The technical potential exists for the U.S. electricity sector to reduce its carbon dioxide emissions substantially below the emissions forecast for the sector by the U.S. Energy Information Adminstration, says a report from the Electric Power Research Institute. The assessment of seven aggressive technology targets found the industry could achieve the reductions via measures already available or under development. Environmental advocates agree with EPRI’s assessment but contend that the targets are not ambitious enough.

Jeffrey Sterba, chairman of Palo Alto, Calif.-based EPRI, presented the findings to the CERAWeek Conference in Houston, a weeklong gathering of energy industry leaders sponsored by Cambridge Energy Research Associates, Cambridge, Mass. Sterba noted that the U.S. produces one-quarter of the world’s CO2 emissions, and the electricity sector produces one-third of U.S. emissions. Last summer, EPRI’s board asked the institute to estimate the technical potential for CO2 emission reductions from the U.S. electricity sector.

EPRI’s assessment makes no claims to perfection or even to represent an industry consensus. The assessment focused strictly on what is technically possible. “We assume there are zero barriers from an economic or a policy standpoint,” says Revis James, director of EPRI’s technology assessment center. Within 25 years, through accelerated investment in electric technology research and development and aggressive deployment of the resulting technologies, the industry could achieve CO2 emission reductions beating the U.S. Energy Information Administration’s forecast for the sector by some 40%, the report claims (see chart).

The menu of technologies is not exotic. It includes incremental improvements in, for example, distributed energy resources and efficient energy use in homes, buildings and industry, as well as big-brush approaches such as expansion of the nuclear-generating fleet and improvements in new coal-fired generation unit efficiency. All have been on the table for years, but they must be greatly improved to hit EPRI’s targets. EPRI officials describe the programs for deployment of the improved technologies as “reasonable but aggressive.”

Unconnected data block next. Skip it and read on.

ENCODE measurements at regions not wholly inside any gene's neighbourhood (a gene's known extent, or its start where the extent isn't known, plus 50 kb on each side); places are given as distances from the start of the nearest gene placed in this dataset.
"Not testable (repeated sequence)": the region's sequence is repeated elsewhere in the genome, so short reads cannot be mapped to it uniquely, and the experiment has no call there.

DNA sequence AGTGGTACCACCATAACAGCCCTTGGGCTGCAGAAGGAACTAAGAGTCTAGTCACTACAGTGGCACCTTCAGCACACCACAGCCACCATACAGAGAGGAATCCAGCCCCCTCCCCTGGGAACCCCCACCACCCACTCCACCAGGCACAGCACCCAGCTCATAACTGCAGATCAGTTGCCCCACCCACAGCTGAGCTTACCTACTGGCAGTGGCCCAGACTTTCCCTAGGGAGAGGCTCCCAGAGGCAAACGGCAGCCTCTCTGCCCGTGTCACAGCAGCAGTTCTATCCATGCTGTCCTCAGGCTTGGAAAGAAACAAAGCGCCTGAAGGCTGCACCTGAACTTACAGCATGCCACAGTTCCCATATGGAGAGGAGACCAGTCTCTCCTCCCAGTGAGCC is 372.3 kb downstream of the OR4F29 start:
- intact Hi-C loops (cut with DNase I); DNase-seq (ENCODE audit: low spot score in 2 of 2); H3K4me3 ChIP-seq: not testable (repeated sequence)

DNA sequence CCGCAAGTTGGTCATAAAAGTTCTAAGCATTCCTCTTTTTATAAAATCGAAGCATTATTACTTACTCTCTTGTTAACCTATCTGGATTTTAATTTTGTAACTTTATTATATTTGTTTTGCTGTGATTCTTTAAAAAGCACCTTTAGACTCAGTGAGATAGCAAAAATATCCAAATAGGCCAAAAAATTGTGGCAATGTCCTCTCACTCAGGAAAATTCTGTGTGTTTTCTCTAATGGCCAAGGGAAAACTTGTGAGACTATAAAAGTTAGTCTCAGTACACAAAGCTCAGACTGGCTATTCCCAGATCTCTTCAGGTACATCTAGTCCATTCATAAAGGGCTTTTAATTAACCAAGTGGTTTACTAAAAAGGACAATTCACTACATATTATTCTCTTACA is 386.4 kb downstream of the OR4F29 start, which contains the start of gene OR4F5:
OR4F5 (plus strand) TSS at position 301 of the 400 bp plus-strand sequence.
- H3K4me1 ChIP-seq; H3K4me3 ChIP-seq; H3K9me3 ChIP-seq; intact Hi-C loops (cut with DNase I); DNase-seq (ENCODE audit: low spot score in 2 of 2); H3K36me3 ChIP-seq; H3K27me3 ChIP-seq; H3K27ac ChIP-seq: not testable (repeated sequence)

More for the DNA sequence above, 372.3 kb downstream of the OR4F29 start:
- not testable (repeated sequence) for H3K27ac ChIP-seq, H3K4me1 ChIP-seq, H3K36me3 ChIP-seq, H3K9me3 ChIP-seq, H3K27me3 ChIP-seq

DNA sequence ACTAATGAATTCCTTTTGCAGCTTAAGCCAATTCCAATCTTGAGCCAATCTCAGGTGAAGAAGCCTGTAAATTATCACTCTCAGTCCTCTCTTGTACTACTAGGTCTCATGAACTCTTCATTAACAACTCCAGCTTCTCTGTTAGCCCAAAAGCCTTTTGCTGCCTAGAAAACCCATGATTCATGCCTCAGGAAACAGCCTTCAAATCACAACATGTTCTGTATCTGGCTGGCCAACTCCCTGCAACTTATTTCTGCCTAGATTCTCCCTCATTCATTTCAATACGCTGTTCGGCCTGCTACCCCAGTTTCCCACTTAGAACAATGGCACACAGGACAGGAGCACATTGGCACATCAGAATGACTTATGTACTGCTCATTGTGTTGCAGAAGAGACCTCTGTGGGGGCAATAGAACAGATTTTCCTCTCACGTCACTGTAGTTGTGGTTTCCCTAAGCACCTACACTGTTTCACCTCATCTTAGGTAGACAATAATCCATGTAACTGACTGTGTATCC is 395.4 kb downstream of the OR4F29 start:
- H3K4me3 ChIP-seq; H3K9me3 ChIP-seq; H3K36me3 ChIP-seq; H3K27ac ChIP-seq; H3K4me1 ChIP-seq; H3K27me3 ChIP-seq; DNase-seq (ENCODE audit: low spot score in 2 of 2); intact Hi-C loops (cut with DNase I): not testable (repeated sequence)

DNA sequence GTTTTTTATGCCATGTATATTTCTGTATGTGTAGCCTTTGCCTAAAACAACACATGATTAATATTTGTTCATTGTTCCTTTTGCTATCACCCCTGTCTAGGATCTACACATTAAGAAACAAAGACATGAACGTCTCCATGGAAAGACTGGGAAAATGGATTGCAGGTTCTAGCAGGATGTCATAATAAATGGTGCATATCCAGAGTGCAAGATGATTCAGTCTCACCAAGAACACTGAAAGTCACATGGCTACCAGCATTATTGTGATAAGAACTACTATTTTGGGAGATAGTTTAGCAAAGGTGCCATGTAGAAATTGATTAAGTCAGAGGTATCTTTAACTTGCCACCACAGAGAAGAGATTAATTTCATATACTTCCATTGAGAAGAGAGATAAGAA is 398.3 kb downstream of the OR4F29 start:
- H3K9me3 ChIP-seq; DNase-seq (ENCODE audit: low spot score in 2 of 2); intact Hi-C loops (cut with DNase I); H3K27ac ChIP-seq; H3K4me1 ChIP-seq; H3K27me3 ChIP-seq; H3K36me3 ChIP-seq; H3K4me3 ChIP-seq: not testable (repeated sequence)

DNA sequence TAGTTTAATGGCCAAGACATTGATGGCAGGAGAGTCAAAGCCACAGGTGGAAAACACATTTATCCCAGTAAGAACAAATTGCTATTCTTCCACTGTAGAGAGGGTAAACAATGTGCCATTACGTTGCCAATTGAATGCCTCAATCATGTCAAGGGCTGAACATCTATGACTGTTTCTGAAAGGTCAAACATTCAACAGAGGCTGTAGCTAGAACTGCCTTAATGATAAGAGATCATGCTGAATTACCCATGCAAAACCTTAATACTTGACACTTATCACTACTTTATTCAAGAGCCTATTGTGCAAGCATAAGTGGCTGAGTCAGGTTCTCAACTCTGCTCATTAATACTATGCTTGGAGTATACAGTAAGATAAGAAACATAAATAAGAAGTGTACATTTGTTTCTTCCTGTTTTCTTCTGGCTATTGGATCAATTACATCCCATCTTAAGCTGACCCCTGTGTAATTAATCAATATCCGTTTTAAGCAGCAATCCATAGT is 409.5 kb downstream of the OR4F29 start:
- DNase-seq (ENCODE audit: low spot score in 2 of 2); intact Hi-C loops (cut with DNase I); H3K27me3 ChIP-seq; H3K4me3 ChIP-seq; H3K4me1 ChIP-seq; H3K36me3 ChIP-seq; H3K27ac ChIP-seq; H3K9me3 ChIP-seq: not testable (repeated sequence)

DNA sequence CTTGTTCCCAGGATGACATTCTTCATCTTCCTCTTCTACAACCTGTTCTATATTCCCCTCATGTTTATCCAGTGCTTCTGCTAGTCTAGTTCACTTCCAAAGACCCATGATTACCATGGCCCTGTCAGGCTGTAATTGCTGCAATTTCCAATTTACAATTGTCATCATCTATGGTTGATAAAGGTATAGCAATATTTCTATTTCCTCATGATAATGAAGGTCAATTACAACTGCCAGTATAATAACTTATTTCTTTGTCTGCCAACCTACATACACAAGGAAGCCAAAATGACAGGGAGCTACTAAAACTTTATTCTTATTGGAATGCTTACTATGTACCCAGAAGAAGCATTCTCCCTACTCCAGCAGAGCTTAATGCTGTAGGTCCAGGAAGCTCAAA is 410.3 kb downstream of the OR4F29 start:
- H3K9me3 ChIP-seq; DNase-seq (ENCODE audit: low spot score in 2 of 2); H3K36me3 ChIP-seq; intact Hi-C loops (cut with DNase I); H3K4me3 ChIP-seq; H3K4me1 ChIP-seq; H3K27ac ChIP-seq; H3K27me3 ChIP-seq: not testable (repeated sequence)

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Follow the Map

“‘Reasonable’ describes how we would get from today to the future” following industry road maps already drawn up, says James. The target is 46% efficiency for a pulverized-coal-fired powerplant in 2030, for example. “It’s an aggressive assumption,” he concedes, but EPRI and the Coal Users Research Council already have set the target for themselves. The efficiency of rooftop photovoltaic cells must be boosted to 20%-25% to make the renewable energy target, and “there’s no line of sight” for that, he says.

“There are no surprises here,” says Jeff Deyette, an energy analyst for the Union of Concerned Scientists, Cambridge. “They’re all reasonable in the sense that they’re not pie-in-the-sky technologies.” He criticizes some of the assumptions. The target for energy efficiency, for example, “may not be aggressive enough,” he says. “We’ve done analysis that shows we can get to 20% renewable-energy deployment by 2020,” yielding 180,000 MW of power, he adds. “Before we consider new nuclear power as a climate solution, the industry needs to get its act together” to make nuclear powerplants safer and affordable and address is-sues of waste disposal and nuclear proliferation, he says.